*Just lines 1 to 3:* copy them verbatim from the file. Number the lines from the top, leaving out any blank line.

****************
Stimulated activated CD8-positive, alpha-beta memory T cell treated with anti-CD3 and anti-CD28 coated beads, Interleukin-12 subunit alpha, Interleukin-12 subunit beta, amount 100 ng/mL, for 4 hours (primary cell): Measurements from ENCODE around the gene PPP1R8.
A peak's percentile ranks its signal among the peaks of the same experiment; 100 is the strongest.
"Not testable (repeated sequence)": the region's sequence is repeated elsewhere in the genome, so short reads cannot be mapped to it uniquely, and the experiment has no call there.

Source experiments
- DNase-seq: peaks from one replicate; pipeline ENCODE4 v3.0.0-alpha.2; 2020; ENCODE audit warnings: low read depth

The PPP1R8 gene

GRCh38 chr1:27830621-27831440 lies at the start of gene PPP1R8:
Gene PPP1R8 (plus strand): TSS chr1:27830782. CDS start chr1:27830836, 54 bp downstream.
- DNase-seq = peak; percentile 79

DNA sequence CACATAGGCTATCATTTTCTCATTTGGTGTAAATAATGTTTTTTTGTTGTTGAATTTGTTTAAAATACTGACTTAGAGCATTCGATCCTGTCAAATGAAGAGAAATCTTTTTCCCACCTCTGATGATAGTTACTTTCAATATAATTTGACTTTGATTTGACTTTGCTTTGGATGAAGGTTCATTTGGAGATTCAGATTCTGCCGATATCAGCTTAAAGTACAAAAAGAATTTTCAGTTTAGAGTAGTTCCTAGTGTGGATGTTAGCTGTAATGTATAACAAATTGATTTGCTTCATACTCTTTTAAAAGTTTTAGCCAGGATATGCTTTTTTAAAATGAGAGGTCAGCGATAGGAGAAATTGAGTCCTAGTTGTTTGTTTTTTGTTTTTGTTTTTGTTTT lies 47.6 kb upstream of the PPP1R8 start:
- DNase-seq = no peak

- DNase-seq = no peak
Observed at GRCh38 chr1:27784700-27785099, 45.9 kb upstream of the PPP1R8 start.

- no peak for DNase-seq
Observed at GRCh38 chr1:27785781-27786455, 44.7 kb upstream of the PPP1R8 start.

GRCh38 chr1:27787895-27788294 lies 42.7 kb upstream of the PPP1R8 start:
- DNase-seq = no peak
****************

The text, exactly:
Stimulated activated CD8-positive, alpha-beta memory T cell treated with anti-CD3 and anti-CD28 coated beads, Interleukin-12 subunit alpha, Interleukin-12 subunit beta, amount 100 ng/mL, for 4 hours (primary cell): Measurements from ENCODE around the gene PPP1R8.
A peak's percentile ranks its signal among the peaks of the same experiment; 100 is the strongest.
"Not testable (repeated sequence)": the region's sequence is repeated elsewhere in the genome, so short reads cannot be mapped to it uniquely, and the experiment has no call there.